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# Graphing rational functions 4

Sal graphs y=(x)/(x^2-x-6). Created by Sal Khan and CK-12 Foundation.

## Want to join the conversation?

• Can an asymptote have an asymptote or a point where it doesn't exist?
• Interesting question, but I can't think of any way for either of those to happen.

The asymptotes you will typically see at this level are all lines (horizontal, vertical, or oblique/slant). Curved asymptotes do exist, but they are 'simple' polynomials not rational equations. This means that there is no denominator and so no way for division by zero to occur.

http://www.purplemath.com/modules/asymtote3.htm
(1 vote)
• The rational function that I'm graphing has an expression with three terms in the numerator and the denominator. I probably won't get a response in time, but for future reference; how would I go about with graphing this sort of rational function?
• Well, first see if you can get into factored form. If you can combine the three terms into factors of terms, you should be all set as you know the locations of the asymptotes and everything. If you can't factor anything, you can at least determine the asymptotes of the function by applying the rational roots theorem to the denominator. You can also find the horizontal/slant asymptote by looking at the degrees.
• how can the graph cross 0 if the horizontal asymptote is at 0?
• Graphs of rational functions can cross the horizontal asymptote because it may not be undefined at that value But, the graph will never cross a vertical asymptote. The vertical asymptotes occur where the function is undefined.
• How do I find the horizontal asymptote if the numerator does not contain an x?
• If the numerator is a constant and the denominator is a polynomial then the asymptote will always be at `y=0`.
• Why can the parts of the function at the far negative and far positive portions of the graph not pass through the horizontal asymmtote, while the part in the middle can? Also, how do you know whether a part of the function will pass through the horizontal asymmtote?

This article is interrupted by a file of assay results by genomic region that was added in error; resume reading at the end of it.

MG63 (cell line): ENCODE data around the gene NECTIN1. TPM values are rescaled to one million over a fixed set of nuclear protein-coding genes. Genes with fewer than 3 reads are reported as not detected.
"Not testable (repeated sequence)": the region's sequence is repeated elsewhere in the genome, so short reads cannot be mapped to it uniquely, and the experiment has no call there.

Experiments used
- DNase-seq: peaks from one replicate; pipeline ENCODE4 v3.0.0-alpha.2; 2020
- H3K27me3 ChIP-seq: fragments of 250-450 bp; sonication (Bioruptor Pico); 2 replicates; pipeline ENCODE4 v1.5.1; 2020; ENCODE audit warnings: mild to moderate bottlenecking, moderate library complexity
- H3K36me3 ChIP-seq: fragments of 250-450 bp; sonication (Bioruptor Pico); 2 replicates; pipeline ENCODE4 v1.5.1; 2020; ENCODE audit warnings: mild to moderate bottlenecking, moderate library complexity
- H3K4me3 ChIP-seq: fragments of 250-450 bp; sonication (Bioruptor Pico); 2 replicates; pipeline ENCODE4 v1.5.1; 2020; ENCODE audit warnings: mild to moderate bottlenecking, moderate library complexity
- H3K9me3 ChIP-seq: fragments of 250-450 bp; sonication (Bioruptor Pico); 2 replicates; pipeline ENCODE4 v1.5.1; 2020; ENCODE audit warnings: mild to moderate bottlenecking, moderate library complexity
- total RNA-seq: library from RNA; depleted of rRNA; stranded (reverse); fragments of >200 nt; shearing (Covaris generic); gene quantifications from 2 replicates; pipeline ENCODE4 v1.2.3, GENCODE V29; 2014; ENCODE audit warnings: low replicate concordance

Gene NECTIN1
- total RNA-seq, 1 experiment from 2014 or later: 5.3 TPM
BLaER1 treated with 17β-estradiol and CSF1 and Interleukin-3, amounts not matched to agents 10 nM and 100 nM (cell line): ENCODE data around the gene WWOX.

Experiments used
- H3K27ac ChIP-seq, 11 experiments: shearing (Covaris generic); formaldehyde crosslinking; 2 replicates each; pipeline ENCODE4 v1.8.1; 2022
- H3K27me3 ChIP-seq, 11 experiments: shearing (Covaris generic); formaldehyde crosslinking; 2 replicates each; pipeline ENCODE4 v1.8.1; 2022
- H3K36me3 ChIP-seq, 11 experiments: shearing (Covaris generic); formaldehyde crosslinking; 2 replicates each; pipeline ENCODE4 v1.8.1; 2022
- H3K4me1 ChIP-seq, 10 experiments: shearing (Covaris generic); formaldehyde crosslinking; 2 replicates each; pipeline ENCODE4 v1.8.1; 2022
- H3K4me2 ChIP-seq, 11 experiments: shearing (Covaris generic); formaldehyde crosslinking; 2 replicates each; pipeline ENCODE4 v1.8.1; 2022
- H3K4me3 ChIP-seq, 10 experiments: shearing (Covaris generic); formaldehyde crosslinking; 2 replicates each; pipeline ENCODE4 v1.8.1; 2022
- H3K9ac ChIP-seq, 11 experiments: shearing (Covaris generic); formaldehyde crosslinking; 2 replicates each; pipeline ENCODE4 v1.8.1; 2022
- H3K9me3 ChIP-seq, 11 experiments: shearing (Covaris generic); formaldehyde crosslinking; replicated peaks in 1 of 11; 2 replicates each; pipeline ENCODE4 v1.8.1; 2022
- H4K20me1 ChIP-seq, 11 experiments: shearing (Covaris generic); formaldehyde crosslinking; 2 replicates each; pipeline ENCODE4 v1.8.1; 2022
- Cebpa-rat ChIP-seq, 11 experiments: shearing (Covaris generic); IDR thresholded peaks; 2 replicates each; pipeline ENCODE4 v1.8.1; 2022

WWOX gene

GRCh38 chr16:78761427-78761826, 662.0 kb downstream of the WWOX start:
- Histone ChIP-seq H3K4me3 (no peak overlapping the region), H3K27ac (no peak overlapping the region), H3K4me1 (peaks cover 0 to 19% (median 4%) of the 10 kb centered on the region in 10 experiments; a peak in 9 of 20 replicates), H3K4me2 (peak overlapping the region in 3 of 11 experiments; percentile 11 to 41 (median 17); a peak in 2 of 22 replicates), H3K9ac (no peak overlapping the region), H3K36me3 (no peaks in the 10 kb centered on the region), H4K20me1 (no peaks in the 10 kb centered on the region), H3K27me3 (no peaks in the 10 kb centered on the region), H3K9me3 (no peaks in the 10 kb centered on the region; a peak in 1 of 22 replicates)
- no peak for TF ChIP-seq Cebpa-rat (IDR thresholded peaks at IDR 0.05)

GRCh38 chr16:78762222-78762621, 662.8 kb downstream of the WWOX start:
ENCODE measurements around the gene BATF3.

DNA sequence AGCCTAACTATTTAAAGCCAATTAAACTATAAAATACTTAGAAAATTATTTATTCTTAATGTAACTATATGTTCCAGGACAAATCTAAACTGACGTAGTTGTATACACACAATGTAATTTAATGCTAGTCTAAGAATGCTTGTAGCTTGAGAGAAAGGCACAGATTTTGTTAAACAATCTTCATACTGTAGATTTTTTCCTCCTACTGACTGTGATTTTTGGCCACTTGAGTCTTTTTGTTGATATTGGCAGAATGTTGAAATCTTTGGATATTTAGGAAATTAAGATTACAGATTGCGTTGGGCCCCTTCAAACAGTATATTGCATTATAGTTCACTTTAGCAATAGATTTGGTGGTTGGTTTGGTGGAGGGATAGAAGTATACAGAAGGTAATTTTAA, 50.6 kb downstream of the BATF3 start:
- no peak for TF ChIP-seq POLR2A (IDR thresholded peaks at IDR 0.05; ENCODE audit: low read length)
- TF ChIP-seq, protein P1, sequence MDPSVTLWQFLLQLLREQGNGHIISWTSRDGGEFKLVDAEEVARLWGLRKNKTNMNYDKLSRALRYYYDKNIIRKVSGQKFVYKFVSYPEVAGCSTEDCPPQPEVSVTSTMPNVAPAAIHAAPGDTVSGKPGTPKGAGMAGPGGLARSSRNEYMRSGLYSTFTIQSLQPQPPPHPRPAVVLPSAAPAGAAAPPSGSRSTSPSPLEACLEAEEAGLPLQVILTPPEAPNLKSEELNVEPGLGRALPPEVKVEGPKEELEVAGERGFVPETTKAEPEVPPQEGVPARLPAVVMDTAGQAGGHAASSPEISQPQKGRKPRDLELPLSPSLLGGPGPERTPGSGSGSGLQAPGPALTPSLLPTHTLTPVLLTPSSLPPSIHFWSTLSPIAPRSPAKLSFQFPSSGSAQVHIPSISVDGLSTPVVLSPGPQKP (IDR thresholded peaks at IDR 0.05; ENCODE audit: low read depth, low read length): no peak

Thanks!
• The horizontal asymptote is not much like a vertical one, It's caused by trends as x gets very large, not by /0. So before |x| gets large things can be very different.
Just plot the graph according to the methods described so far and see where the points lie. Whether or not a function passes through a horizontal asymptote depends on the function.
• If a point crosses an asymptote, is that a point of discontinuity?
• I'm not sure what you mean by a point crossing an asymptote – do you mean a line?

The graph of a function can't cross a vertical asymptote, and thus vertical asymptotes are a type of discontinuity.

The graph of a function can cross a horizontal asymptote – no discontinuity.

Except for piecewise functions, you only get discontinuities when there is division by zero.
(1 vote)
• If y=0 is an asymptote, how is there a value for x at y=0? Shouldn't an asymptote mean the graph is not touching that line at all?
• y=0 is an asymptote only when x<-2 and x>3.
(1 vote)
• In all of the videos you explained how to find asymptotes when we have "something / something",but what"s the approach if i have "something +(something/something)",maybe something like this y=2x+(1/x-1),how to find the asymptotes of that? If the problem was 1/x-1 OK,similar to your examples , but how to approach it now?
(1 vote)
• You just get the common denominator;
2x+(1/(x-1)) = (2x^2 - 2x)/(x-1)
Now you set the denominator equals zero;
x-1 = 0 -> x=1

Now, you set the limit to x->infinity;
lim y where x -> ± infinity =
lim x -> ± infinity = 2x + (1/(x-1)) = 2x
- Because, if you imagine that 1/x-1, and x was infinite large, it would be almost 0, right?

There you have it;
Diag. asymptote: Y= 2x
vertical asymptote: x=1
• What happens when the numerator has higher degree term than the denominator ?
(1 vote)
• You have to divide the numerator by the denominator. Either long division or synthetic division, there won't be a horizontal asymptote, the asymptote will be oblique. Note, that there is an oblique asymptote only if the numerator degree is 1 greater than the degree of the denominator, if the degree is greater then 1, then there is no asymptote.